It’s his secret weapon, an indication of how personally he takes his formidable job, and emblematic of his unpretentious style of leadership.
The 68,200 are the kilometres of travel he has done on Sydney’s rail network since being lured from the plush job of running the London Underground to be chief executive of Sydney Trains a little over two years ago – the near-equivalent of two full loops around the globe.
Howard has been clocking the numbers and ticking off the 178 stations, one by one, until the station map on his wall is full of red crosses.
That distance buys you some street cred. It gives you empathy and unparalleled insight into the machinations of the business from the coalface. It cheers your workers and, apparently, wins you friends.
“See that lady over there?’’ Collins asks as he points down the Woolooware platform. “She volunteers at the zoo and only ever catches the train on Thursdays.’’
And that guy at the end of the platform? Rain hail or shine “he always wears his shorts. But then again, he is from Scotland. Lovely guy”.
Collins is pointing out his fellow commuters — the clutch of Shire folk he shares his mornings and evenings with, all now facing south across the railway tracks, heads bowed over smart phones, awaiting the 6.05am to Central. His fellow commuters, and his customers.
“The vast majority of people say that things have gotten better and that the place looks clean.”
This is his idea of pressing the flesh — just being a normal passenger on the vast network he runs, shunning the chauffeur-driven car that would be his right and riding his Dutch-made bike to the station, strapping his green helmet to his backpack and using his commute as an opportunity.
He is not seeking to be an anonymous observer, to spy on his staff, but a six-foot tall walking, talking complaints hotline, evident by the large name tag proudly pinned to his chest. Chief Executive, Sydney Trains.
By the time the 6.05am drags itself into Central, three passengers have taken an opportunity to talk to the boss with a mix of praise (“the trains have never looked so clean”) and queries (“why does this train wait an extra minute at Sutherland?”).
“The vast majority of people say that things have gotten better and that the place looks clean. Occasionally they will talk about a specific delay they experienced,’’ he tells The Saturday Telegraph.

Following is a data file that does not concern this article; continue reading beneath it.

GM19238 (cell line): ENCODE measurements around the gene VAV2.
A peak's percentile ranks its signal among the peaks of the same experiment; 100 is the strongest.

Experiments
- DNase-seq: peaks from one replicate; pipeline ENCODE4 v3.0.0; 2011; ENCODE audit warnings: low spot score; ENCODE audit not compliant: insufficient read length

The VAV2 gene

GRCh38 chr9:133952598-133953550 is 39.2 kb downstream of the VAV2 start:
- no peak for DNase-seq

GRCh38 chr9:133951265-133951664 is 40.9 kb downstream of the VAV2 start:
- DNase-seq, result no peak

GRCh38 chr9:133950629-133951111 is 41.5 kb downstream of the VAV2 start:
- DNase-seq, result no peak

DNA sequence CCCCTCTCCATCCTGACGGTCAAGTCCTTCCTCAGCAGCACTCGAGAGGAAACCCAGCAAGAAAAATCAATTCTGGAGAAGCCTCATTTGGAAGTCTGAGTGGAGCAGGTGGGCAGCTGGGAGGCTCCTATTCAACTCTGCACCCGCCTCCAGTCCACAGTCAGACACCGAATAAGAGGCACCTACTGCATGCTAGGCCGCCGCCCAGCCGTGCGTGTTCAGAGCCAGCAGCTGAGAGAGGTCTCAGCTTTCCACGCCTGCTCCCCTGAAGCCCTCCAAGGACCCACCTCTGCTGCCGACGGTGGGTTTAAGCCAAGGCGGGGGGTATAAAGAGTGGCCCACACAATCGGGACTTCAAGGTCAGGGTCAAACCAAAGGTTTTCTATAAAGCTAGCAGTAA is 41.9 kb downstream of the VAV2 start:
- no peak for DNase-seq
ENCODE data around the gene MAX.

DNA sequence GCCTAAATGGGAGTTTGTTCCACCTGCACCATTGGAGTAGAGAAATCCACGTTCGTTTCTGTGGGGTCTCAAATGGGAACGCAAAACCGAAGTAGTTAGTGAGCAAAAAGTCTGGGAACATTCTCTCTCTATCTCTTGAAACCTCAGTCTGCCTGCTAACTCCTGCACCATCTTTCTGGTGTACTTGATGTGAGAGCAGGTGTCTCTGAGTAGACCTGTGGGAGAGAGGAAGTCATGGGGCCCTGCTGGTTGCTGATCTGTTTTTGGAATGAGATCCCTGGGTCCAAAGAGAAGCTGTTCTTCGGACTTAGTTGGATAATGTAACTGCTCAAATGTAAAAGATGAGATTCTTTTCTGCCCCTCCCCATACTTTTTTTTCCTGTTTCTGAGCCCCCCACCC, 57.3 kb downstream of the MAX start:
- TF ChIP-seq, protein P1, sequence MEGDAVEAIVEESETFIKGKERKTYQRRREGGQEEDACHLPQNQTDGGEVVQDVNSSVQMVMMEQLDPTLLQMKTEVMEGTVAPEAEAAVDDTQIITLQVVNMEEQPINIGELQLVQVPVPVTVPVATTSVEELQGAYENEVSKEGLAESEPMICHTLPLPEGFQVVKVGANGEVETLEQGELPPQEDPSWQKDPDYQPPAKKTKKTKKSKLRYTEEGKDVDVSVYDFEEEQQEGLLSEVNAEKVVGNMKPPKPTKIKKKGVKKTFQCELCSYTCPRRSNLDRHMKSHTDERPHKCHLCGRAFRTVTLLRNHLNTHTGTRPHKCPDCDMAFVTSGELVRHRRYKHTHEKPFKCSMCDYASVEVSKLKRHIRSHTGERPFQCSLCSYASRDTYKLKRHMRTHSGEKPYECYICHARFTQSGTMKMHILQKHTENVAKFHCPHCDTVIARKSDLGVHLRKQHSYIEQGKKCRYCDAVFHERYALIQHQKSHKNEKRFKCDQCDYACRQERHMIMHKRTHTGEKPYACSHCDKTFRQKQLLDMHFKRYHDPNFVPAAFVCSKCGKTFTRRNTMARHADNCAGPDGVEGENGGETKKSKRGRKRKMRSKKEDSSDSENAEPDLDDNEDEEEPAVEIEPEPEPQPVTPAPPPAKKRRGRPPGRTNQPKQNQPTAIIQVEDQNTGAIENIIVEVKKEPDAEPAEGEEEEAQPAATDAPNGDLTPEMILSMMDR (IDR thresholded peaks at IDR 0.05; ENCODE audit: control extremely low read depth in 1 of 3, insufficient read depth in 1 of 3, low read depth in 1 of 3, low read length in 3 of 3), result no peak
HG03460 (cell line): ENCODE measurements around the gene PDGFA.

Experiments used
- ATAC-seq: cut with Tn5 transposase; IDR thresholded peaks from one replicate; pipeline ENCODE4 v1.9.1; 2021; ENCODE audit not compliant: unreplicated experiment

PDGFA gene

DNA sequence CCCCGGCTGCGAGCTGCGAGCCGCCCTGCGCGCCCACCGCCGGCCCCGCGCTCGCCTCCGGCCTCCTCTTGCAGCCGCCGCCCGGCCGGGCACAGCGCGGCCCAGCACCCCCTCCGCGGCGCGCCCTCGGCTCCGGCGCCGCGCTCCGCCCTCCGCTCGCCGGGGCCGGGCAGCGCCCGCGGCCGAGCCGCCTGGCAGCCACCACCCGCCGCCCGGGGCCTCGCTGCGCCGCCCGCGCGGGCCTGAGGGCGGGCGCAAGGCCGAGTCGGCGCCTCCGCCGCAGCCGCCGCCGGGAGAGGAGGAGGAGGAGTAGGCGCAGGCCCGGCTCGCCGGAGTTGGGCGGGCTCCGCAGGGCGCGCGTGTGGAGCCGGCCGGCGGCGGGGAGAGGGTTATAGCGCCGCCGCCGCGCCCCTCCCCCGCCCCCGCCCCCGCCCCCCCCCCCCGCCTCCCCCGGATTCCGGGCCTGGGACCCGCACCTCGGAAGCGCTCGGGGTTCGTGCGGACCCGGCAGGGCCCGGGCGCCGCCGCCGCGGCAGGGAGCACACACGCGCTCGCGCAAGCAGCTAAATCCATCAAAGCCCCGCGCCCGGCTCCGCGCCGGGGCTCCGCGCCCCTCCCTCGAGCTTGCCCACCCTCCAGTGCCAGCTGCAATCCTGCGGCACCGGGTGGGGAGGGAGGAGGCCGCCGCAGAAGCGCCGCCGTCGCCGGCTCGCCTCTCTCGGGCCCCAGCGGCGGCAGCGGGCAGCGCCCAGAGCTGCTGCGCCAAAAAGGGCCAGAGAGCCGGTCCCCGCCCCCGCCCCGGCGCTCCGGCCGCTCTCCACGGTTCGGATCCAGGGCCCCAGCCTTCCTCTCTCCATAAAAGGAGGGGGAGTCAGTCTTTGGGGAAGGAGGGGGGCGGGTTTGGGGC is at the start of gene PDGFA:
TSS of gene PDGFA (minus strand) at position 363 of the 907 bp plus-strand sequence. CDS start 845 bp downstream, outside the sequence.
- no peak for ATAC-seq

Some days require him to delve into his backpack, digging around for his high-vis jacket to help clean up a platform spill or attend to an incident well below his pay grade, or to fill his ever-present garbage bag with stray rubbish. He carries two every day. Last month while attending an event in North Sydney, the boss heard a train seat had been “decorated” with syringes. So he donned the gloves and helped pull 100 needles out of the seat.
Six months into the job, one of the train cleaners mentioned they never see anyone in management. So Collins jumped on a train to Campbelltown in the dead of night, and spent the early hours cleaning trains.
This style of humble leadership, perhaps a little foreign in the gung-ho corporate realm of Sydney, is all geared around a culture that Collins has sought to bring to Sydney Trains, a culture he learned in 35 years with London Underground, including his leadership through the 2005 London bombings.
“We want to present the human side of the business, because we are public servants and that’s what we are trying to do,’’ he said.
He points to his policy of having stations staffed with the same people. People such as Brian at Woolooware, now leaning on his trusty broom and chatting to his CEO like a pal. “He’s the chief executive of the Woolooware Train Station,’’ Collins says.
“A familiar face at a time when people need it goes a long way. That’s what’s made a difference with customer satisfaction.”
But Collins also presents the human side of management.
“I’ve done most jobs in the railway, having started at 18. I swept platforms, I did admin, I learnt to drive trains, I was a signaller, a booking agent … the old days of military management are over. Some people who come from the ground floor, as soon as they get a white shirt on become the worst managers because they think this is the way to treat staff, that they can now talk down to them.’’
Collins stops talking to shake hands with the train driver who has just guided the train to Central.
“Now this guy,’’ he says pointing to the driver. “He has the most amazing Michael Jackson dance moves. Incredible.”
For the first time senior and pensioner customers can get a Gold Opal card on the spot at Opal kiosks located at 40 major train stations, bus interchanges, light rail stops and ferry wharves up until January 2016.
To apply for a Gold Opal card, seniors and pensioners do not need a credit card at the kiosk, just an eligibility card – NSW Seniors Card, Pensioner Concession card, or DVA NSW War Widow/ers card.
“We’ve had about 200,000 pensioners and seniors signing up to the Gold Opal card since we announced the phasing out of most paper tickets three months ago,” Mr Constance said.